The listening tour

Army Corps general hears concerns from lake associations about new water control manuals that impact Weiss, Neely Henry and Logan Martin lakes.

Brig. Gen. David Turner, commander of the U.S. Army Corps of Engineers South Atlantic Division, is poised to approve new water control manuals for the Alabama-Coosa-Tallapoosa (ACT) basin. The manuals will guide water management decisions not only at the Corps dams in the ACT basin, but also at many of the Alabama Power dams.

Turner met with homeowners from Weiss, Neely Henry and Logan Martin lakes January 22 to hear their concerns regarding the new manuals.CJ0_4993

“I came here for the opportunity to visit the stakeholders and listen,” Turner said in a break between meetings at Logan Martin and Weiss dams. “It’s important to get out and meet with these people prior to signing the document and hear their issues and concerns.”

The visit also provided the general a look at two of Alabama Power’s projects that will be affected by the manual updates.

Turner was accompanied by Col. Jon Chytka, commander and district engineer of the Corps’ Mobile District; Kris Mullens, chief of staff for Chytka; and James Hathorn, Mobile District water management chief. They met with representatives from the Logan Martin Lake Protection Association, the Neely Henry Lake Association and the Weiss Lake Improvement Association.

The groups are concerned with a proposed change in operations at the upstream headwater Corps dams, Allatoona and Carters. These proposed changes will reduce flows from Lake Allatoona near Atlanta and will likely affect water quality in downstream lakes as well as the quantity of water entering those lakes during the late summer and fall.

The lake groups are also concerned the Corps has not addressed their pleas for higher winter pool levels at Weiss and Logan Martin. The groups made their request for higher winter pool levels during the relicensing process of Alabama Power’s Coosa River dams in the early 2000s.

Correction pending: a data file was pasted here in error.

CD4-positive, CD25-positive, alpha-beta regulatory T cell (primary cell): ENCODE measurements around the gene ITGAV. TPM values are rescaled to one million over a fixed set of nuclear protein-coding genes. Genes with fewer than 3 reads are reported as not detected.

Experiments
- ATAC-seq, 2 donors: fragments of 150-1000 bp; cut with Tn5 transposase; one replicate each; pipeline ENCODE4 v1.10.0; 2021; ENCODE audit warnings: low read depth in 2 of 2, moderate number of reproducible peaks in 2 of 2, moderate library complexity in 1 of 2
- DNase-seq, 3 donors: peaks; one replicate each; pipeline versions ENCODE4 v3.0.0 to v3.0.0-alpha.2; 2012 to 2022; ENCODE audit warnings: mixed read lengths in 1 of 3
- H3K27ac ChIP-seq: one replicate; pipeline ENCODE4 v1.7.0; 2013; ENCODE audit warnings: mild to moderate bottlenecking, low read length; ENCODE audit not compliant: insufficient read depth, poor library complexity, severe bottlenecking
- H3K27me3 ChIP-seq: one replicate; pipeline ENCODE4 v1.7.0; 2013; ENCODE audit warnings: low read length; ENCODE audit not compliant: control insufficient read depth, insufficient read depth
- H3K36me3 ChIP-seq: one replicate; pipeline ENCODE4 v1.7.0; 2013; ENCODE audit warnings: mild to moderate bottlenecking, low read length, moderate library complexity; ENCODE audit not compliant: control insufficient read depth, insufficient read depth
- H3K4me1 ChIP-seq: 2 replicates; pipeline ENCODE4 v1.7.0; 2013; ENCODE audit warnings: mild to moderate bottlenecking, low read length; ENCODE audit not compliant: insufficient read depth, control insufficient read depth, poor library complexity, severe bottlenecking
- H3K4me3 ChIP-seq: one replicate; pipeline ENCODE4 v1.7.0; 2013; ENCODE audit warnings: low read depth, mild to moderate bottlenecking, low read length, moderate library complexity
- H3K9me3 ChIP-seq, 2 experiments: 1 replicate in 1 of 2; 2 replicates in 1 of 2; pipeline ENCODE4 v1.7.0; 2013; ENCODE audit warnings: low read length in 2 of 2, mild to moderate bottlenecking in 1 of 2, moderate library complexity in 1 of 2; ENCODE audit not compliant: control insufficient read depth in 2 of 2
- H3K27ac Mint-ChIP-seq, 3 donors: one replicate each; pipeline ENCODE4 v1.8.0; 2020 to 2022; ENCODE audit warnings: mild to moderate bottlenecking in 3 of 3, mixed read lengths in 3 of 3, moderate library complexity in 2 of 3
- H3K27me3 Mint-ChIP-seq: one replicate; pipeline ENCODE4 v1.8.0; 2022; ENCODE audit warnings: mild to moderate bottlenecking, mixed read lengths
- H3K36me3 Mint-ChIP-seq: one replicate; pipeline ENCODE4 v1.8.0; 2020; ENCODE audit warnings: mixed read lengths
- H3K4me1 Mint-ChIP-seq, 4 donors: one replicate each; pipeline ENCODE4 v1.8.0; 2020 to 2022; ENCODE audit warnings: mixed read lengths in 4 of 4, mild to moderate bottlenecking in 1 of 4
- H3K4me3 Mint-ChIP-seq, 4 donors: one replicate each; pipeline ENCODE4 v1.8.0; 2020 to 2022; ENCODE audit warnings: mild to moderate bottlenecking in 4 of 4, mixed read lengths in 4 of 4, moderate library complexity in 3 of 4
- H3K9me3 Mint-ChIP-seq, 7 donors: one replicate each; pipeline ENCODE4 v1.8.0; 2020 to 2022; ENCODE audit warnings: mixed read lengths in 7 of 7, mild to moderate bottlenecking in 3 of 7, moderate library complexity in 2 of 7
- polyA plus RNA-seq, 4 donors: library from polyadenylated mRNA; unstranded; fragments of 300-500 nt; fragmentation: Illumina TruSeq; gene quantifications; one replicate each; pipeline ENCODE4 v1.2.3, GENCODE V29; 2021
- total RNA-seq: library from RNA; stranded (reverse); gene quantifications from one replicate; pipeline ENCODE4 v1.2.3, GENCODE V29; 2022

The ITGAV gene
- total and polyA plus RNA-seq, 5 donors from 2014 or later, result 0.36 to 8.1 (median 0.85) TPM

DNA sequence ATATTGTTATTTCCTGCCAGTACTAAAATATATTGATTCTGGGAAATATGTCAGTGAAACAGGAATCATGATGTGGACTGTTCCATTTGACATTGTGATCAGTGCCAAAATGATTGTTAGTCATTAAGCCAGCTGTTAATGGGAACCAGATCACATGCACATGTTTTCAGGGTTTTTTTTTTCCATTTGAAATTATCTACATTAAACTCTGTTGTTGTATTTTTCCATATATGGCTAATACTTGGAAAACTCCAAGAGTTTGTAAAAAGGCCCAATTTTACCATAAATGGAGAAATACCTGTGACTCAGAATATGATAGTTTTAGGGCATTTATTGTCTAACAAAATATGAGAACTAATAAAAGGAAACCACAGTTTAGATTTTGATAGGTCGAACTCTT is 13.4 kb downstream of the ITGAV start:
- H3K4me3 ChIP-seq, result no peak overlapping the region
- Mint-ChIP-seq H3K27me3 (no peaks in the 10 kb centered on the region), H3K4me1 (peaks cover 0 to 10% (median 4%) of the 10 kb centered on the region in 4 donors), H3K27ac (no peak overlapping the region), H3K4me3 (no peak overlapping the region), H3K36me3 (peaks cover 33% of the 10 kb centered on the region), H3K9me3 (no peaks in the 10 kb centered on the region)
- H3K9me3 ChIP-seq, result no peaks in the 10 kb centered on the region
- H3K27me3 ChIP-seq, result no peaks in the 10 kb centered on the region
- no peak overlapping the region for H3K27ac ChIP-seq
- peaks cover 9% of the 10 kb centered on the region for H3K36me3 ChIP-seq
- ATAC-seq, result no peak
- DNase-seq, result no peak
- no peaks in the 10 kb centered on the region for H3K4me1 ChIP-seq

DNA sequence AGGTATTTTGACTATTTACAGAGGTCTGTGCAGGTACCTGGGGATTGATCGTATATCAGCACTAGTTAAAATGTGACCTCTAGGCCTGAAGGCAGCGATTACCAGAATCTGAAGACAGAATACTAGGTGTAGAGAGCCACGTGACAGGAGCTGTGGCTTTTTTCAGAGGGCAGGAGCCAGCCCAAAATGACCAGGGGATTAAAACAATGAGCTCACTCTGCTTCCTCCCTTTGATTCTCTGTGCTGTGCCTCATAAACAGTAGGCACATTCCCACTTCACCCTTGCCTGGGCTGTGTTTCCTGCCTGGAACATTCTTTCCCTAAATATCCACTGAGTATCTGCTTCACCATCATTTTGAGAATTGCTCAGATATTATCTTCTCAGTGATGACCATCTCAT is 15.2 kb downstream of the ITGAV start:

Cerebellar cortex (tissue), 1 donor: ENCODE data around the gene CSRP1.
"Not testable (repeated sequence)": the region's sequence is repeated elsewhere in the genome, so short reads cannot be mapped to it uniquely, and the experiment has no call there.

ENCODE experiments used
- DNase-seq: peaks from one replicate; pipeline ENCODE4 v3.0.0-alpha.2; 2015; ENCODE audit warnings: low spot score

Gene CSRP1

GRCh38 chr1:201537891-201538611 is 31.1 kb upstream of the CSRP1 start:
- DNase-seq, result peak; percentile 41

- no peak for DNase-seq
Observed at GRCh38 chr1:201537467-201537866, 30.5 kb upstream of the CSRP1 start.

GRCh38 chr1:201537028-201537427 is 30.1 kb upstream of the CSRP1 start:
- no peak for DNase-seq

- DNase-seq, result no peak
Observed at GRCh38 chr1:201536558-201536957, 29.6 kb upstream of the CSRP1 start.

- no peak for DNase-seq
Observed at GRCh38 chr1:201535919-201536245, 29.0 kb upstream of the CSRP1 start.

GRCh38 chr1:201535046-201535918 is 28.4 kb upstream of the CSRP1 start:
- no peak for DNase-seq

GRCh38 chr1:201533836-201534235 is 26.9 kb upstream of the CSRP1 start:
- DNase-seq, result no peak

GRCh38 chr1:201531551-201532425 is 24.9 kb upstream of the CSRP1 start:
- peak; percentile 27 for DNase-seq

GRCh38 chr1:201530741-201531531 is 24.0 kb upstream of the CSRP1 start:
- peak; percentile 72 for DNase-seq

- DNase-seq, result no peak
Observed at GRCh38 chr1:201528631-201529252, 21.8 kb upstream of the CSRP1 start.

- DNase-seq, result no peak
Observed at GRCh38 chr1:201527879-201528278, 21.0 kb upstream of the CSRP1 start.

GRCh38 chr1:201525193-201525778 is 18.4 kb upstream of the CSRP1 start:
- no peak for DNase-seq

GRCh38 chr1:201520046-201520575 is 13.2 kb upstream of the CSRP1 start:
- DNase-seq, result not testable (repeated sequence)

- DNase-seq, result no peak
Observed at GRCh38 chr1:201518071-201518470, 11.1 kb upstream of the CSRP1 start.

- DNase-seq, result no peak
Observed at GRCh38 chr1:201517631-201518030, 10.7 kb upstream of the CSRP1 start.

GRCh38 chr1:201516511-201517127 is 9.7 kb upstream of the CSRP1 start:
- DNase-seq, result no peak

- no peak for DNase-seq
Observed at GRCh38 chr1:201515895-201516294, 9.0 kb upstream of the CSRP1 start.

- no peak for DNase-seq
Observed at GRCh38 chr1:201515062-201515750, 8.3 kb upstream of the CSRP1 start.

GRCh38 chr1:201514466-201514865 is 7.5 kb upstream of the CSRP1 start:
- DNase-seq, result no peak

The Weiss Lake representatives stressed the importance of ample flows from Lake Allatoona in sustaining the renowned crappie fishing on Weiss, which provides economic development opportunities in the area.

CJ0_4861The Weiss and Logan Martin representatives asked Turner if the Corps will grant the winter pool level increase, in light of it not being in the ACT document he will soon sign. Turner committed to provide both groups with a framework for the approval process within 120 days after their January 22 meeting.

Those attending included Logan Martin LPA members Linda Reuthemann (president), Mike Riley and Isabella Trussell; and at Weiss, Carolyn Landrem, president of the Weiss Lake Improvement Association, John Hyatt with The Bluffs Overlooking Weiss Lake, and Hap Bryant (president) and Gene Phifer of the Neely Henry Lake Association.

“My main purpose was to listen and understand your perspectives, and I got a lot of that today in a very passionate, but good manner,” Turner told the Logan Martin group.

“It was a great opportunity and venue for these lake associations to voice their concerns,” said Alan Peeples, manager of Reservoir Management for Alabama Power, who attended the meetings.

In early 2013, the Corps released for public comment a draft Environmental Impact Statement (EIS) along with the new manuals. The final EIS and manuals were released for public comment last November.

Alabama Power employees reviewed the ACT manuals and final Environmental Impact Statement to understand how the documents affect the company’s lakes, and filed comments Feb. 5. All stakeholder comments should be made available to the public by the Corps at a later date.

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